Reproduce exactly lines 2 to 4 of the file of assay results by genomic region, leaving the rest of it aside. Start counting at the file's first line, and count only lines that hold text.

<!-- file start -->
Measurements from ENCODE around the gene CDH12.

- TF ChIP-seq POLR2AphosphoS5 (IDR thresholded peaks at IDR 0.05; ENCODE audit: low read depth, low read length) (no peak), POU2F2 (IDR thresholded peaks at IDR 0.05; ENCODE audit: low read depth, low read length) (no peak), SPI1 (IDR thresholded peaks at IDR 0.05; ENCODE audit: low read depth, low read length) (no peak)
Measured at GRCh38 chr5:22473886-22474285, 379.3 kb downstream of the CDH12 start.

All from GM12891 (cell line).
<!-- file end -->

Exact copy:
- TF ChIP-seq POLR2AphosphoS5 (IDR thresholded peaks at IDR 0.05; ENCODE audit: low read depth, low read length) (no peak), POU2F2 (IDR thresholded peaks at IDR 0.05; ENCODE audit: low read depth, low read length) (no peak), SPI1 (IDR thresholded peaks at IDR 0.05; ENCODE audit: low read depth, low read length) (no peak)
Measured at GRCh38 chr5:22473886-22474285, 379.3 kb downstream of the CDH12 start.

All from GM12891 (cell line).